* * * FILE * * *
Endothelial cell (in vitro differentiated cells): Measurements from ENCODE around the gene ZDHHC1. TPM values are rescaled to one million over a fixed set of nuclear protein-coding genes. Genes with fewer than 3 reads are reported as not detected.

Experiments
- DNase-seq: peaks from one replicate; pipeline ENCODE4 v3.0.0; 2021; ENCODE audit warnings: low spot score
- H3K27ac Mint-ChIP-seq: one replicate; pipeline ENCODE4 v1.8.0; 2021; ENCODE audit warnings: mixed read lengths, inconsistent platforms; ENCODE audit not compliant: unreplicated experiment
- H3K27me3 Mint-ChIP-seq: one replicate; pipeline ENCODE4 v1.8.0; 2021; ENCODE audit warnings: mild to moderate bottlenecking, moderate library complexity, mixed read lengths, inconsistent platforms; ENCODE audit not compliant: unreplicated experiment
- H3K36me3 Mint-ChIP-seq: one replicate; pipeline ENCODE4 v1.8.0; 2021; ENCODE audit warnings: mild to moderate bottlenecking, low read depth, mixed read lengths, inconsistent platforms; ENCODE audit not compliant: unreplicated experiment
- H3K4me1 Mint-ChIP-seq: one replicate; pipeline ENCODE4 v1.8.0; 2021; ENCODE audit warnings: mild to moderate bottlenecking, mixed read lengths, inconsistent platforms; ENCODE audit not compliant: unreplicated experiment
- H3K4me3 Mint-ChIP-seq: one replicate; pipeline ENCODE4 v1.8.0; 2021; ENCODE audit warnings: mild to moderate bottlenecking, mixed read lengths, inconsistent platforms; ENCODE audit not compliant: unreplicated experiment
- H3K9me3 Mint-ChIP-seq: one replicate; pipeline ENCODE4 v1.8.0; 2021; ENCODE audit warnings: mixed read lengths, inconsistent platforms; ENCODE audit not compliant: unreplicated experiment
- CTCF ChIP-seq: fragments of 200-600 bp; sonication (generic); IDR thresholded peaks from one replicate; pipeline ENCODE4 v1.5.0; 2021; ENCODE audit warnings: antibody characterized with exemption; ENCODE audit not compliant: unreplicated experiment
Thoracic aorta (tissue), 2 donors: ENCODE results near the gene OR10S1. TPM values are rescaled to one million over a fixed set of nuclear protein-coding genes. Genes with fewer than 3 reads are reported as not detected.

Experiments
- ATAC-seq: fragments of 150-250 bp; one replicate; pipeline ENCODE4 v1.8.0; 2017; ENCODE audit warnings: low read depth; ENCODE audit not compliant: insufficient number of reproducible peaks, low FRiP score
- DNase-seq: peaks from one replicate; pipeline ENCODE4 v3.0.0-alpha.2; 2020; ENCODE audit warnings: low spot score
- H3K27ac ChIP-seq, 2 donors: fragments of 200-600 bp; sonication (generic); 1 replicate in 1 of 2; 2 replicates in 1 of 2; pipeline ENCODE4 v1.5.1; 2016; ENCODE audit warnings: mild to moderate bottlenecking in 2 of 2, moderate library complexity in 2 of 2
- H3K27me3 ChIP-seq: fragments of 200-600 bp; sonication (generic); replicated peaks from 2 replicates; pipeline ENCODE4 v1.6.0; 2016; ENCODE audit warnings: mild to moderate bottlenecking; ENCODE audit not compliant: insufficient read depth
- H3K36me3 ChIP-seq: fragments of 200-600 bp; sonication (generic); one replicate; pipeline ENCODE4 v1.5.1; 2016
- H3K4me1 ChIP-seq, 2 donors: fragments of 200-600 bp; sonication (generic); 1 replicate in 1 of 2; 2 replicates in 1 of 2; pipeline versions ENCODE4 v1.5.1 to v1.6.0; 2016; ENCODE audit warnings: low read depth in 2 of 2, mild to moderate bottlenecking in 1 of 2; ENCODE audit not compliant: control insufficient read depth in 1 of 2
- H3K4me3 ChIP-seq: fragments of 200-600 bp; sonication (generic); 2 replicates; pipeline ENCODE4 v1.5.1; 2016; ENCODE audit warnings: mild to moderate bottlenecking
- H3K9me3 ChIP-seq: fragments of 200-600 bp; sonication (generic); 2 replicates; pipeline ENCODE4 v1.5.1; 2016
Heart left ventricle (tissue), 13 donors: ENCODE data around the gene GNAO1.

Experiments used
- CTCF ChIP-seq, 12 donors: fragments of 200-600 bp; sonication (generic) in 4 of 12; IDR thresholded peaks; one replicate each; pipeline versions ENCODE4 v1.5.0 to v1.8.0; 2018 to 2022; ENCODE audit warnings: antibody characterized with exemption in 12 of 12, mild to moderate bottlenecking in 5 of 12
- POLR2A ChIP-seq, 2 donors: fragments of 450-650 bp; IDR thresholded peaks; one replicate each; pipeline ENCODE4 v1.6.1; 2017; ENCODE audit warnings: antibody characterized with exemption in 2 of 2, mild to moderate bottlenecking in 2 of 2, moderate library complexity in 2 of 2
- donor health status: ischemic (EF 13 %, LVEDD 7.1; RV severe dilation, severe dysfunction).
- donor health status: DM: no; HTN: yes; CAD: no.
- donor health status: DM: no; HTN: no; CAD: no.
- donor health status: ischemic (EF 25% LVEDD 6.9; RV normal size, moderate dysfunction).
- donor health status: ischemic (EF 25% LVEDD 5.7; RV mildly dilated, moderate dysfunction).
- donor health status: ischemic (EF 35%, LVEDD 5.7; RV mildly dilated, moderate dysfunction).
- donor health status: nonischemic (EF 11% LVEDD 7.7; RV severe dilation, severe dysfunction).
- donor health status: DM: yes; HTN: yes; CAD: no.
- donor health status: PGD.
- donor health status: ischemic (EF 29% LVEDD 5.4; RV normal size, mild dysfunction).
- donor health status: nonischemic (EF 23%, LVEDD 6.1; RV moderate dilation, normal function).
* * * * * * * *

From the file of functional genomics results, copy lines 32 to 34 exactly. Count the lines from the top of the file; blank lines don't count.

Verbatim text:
- donor health status: DM: yes; HTN: yes; CAD: no.
- donor health status: PGD.
- donor health status: ischemic (EF 29% LVEDD 5.4; RV normal size, mild dysfunction).